For more information on the UIDevice class, you can refer to the Apple Developer Documentation that can be found and located at the following URL: https://developer.apple.com/library/ios/#DOCUMENTATION/UIKit/Reference/UIDevice_Class/Reference/UIDevice.html.

Building the BatteryMonitor application

Monitoring battery levels is a common thing that we do in our everyday lives. The battery indicator on the iPhone/iPad lets us know when it is time for us to recharge our iOS device. In this section, we will look at how to create an application that can run on an iOS device to enable us to monitor battery levels on an iOS device, and then send an e-mail alert when the battery levels fall below the threshold.

We first need to create our BatteryMonitor project. It is very simple to create this in Xcode. Just follow the steps listed here.

  1. Launch Xcode from the /Xcode4/Applications folder.

  2. Choose Create a new Xcode project, or File | New Project.

  3. Select the Single View Application template from the list of available templates.

  4. Select iPad from under the Device Family drop-down list.

  5. Ensure that the Use Storyboard checkbox has not been selected.

  6. Select the Use Automatic Reference Counting checkbox.

  7. Ensure that the Include Unit Tests checkbox has not been selected.

  8. Click on the Next button to proceed with the next step in the wizard.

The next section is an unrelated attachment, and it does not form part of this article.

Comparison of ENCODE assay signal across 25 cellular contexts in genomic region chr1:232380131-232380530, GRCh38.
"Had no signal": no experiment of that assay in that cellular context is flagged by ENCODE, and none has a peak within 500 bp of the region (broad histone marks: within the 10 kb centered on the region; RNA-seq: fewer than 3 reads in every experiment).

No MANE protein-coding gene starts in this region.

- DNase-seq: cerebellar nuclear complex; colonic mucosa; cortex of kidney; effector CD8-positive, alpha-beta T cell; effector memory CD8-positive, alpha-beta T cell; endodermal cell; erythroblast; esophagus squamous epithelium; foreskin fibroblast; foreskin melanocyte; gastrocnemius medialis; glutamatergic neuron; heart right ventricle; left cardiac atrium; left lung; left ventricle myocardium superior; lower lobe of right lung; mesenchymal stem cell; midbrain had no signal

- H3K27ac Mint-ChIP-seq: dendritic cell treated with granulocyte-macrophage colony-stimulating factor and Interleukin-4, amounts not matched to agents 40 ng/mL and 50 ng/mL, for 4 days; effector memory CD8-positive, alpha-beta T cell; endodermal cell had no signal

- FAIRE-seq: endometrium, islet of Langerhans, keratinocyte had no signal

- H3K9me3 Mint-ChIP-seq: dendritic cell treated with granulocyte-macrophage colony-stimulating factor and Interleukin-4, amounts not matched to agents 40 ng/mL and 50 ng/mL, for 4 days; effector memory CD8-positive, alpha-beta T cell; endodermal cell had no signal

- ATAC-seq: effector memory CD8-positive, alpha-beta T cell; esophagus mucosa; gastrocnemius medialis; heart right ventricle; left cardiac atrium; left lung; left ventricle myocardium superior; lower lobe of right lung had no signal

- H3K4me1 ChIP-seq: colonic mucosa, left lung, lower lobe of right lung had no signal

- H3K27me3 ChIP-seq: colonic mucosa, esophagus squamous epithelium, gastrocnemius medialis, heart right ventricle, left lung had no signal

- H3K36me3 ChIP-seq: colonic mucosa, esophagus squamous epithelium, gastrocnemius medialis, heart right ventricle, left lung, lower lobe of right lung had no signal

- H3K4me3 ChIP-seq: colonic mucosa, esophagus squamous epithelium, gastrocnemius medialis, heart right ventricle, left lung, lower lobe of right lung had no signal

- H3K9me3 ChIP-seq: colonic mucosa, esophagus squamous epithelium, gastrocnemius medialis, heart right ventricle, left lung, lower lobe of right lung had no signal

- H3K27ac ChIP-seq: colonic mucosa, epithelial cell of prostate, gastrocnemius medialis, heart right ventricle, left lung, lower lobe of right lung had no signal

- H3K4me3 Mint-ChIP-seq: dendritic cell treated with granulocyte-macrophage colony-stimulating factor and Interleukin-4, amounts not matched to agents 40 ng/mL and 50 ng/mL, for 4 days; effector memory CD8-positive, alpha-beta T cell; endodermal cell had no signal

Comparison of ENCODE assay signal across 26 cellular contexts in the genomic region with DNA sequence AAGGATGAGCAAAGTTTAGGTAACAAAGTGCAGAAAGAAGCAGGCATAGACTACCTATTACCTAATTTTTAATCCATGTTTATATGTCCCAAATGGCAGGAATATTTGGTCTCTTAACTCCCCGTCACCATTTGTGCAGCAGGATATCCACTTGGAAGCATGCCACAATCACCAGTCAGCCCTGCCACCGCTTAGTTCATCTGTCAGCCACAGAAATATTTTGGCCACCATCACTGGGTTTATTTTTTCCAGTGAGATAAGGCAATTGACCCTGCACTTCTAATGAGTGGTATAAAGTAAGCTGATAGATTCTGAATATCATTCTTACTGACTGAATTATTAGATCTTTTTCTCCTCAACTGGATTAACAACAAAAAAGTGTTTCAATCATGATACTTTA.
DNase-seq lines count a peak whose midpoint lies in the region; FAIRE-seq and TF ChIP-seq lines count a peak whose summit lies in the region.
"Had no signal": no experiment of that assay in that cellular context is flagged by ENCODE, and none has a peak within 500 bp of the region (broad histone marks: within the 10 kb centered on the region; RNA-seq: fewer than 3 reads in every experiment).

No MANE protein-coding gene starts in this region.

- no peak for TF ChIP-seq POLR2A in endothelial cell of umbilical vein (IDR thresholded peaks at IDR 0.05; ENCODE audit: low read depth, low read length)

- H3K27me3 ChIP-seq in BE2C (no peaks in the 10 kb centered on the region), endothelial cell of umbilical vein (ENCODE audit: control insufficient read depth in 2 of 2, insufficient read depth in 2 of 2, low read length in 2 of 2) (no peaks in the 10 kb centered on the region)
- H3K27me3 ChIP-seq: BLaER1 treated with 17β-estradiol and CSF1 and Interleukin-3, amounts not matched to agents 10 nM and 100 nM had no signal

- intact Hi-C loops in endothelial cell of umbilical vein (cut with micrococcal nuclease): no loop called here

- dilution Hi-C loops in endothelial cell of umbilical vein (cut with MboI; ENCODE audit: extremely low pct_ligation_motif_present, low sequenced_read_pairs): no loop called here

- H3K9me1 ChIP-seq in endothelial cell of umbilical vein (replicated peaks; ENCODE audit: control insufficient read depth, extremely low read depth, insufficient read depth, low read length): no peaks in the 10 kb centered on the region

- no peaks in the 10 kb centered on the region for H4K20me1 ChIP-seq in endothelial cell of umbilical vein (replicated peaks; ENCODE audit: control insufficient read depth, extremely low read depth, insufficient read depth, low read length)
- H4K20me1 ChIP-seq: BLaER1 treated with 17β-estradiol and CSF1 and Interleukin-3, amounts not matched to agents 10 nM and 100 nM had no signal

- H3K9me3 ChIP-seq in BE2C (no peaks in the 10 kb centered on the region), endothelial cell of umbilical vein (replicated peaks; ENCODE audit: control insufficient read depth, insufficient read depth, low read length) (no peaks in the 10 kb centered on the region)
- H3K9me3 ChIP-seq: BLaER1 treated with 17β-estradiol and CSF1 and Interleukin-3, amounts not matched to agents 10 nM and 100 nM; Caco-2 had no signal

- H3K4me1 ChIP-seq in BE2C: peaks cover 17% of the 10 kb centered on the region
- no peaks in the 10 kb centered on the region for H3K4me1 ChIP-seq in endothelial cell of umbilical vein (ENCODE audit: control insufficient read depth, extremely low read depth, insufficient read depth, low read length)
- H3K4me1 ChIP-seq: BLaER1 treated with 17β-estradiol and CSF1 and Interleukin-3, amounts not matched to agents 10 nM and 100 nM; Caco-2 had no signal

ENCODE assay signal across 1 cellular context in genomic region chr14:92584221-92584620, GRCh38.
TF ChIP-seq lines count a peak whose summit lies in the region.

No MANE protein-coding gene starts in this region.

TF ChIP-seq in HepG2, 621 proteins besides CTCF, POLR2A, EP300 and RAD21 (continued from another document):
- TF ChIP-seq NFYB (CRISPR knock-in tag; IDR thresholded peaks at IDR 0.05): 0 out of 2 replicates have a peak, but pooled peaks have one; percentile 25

9. Enter in BatteryMonitor as the name for your project.

  10. Then click on the Next button to proceed with the next step of the wizard.

  11. Specify the location where you would like to save your project.

  12. Then, click on the Save button to continue and display the Xcode workspace environment.

Now that we have created our BatteryMonitor project, we need to add the MessageUI framework to our project. This will enable us to send e-mail alerts when the battery levels fall below the threshold.

Adding the MessageUI framework to the project

As we mentioned previously, we need to add the MessageUI framework to our project to allow us to compose and send an e-mail directly within our iOS application, whenever we determine that our device is running below the allowable percentage.

To add the MessageUI framework, select Project Navigator Group, and follow the simple steps outlined here:

  1. Click and select your project from Project Navigator.

  2. Then, select your project target from under the TARGETS group.

  3. Select the Build Phases tab.

  4. Expand the Link Binary With Libraries disclosure triangle.

  5. Finally, use + to add the library you want.

  6. Select MessageUI.framework from the list of available frameworks.